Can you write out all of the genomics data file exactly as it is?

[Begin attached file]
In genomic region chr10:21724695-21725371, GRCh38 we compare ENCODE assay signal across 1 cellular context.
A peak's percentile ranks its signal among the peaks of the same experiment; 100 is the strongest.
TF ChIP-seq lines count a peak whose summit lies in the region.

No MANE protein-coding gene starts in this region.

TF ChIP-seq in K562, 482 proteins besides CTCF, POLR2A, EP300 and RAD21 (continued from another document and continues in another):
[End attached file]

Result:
In genomic region chr10:21724695-21725371, GRCh38 we compare ENCODE assay signal across 1 cellular context.
A peak's percentile ranks its signal among the peaks of the same experiment; 100 is the strongest.
TF ChIP-seq lines count a peak whose summit lies in the region.

No MANE protein-coding gene starts in this region.

TF ChIP-seq in K562, 482 proteins besides CTCF, POLR2A, EP300 and RAD21 (continued from another document and continues in another):